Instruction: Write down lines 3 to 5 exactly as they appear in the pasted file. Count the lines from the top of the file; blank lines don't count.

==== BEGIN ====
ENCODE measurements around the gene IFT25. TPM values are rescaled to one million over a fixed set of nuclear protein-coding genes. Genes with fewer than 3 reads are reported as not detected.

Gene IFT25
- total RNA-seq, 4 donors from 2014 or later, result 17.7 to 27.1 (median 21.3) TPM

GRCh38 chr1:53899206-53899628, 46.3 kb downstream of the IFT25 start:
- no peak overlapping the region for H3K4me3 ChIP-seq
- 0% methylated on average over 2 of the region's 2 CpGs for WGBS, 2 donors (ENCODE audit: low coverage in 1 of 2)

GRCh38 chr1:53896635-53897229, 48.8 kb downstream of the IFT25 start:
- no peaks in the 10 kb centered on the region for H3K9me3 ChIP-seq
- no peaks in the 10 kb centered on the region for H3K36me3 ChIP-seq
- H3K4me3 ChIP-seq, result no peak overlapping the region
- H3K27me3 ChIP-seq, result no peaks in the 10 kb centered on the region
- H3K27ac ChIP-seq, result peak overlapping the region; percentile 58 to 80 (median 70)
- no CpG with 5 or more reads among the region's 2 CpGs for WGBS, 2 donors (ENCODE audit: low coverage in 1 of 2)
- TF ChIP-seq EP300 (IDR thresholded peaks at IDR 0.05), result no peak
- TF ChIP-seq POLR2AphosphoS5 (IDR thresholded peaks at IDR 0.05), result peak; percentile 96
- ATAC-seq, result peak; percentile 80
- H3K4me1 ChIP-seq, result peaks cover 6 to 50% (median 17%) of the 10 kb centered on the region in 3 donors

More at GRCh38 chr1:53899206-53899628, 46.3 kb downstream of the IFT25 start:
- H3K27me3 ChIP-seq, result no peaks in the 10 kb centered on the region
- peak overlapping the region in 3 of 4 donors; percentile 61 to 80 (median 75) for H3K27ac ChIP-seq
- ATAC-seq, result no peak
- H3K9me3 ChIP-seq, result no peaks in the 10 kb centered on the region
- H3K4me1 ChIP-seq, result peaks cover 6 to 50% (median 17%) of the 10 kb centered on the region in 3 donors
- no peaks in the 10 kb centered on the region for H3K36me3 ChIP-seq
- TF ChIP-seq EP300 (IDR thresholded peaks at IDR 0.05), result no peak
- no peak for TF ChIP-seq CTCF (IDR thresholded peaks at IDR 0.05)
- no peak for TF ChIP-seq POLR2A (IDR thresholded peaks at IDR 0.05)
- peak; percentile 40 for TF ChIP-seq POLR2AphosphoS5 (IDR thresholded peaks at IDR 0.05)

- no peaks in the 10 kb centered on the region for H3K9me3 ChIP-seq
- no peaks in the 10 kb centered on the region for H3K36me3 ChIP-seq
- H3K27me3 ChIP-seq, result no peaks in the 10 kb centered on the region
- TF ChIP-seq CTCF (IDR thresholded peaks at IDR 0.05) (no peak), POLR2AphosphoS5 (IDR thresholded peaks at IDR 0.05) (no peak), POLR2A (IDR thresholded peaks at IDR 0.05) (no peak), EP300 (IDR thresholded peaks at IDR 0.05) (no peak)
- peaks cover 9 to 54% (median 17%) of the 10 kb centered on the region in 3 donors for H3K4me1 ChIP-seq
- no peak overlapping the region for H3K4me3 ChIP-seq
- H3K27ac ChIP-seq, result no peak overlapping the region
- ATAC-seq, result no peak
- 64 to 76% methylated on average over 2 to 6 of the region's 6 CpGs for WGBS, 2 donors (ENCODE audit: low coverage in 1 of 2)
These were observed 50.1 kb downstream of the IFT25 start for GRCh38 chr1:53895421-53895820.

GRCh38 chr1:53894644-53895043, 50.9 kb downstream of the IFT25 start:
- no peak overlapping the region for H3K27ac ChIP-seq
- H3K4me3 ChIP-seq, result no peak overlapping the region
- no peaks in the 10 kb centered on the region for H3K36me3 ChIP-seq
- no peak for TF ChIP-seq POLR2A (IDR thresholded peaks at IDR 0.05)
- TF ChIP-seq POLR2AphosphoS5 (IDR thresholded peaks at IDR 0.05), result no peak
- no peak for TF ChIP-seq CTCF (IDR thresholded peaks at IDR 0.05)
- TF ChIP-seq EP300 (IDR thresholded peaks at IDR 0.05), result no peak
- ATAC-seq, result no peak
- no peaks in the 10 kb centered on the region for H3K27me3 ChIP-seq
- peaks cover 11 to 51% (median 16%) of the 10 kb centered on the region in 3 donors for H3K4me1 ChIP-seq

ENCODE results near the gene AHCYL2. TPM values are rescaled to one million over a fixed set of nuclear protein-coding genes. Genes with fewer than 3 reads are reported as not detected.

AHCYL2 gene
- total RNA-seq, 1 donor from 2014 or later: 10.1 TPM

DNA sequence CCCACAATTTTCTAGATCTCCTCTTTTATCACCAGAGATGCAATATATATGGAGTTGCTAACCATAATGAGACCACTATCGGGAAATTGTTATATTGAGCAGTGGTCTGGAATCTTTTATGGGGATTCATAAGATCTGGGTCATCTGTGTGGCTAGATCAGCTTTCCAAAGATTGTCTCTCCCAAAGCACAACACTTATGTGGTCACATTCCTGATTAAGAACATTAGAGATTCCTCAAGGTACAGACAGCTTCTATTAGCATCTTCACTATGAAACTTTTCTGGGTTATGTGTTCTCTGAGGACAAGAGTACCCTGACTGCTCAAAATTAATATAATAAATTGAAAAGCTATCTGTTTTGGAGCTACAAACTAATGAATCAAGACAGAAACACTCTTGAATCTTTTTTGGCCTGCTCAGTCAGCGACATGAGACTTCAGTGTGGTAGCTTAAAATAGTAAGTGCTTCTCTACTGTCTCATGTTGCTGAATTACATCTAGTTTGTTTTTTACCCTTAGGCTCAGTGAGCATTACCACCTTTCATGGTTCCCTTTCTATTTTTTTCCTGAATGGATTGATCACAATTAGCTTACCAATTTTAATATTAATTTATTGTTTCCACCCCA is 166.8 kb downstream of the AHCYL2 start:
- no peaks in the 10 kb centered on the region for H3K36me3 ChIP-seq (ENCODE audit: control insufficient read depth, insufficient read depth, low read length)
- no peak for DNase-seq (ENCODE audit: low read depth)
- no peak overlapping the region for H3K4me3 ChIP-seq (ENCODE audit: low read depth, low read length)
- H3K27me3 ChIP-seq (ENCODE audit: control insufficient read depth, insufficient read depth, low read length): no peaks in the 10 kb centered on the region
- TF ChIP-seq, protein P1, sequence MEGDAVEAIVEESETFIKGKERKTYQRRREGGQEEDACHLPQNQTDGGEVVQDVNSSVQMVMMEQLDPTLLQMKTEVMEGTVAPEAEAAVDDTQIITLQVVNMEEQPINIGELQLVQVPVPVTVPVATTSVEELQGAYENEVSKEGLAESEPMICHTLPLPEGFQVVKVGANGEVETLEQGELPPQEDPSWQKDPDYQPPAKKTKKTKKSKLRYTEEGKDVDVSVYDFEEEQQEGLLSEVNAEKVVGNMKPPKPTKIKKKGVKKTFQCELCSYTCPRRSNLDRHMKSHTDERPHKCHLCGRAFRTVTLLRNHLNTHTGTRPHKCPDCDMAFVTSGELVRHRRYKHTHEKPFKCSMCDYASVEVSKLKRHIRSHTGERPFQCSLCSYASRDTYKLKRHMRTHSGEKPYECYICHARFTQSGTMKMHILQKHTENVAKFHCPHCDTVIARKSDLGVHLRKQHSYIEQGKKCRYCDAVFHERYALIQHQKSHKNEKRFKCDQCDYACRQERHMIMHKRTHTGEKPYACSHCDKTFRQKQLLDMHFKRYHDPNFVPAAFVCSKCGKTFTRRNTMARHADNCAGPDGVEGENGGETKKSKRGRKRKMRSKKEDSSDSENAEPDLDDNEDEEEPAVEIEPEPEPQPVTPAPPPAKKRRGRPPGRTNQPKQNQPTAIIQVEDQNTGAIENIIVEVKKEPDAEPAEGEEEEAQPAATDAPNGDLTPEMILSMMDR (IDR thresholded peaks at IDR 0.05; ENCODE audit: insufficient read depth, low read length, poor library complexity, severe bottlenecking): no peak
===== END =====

- total RNA-seq, 4 donors from 2014 or later, result 17.7 to 27.1 (median 21.3) TPM

GRCh38 chr1:53899206-53899628, 46.3 kb downstream of the IFT25 start:
- no peak overlapping the region for H3K4me3 ChIP-seq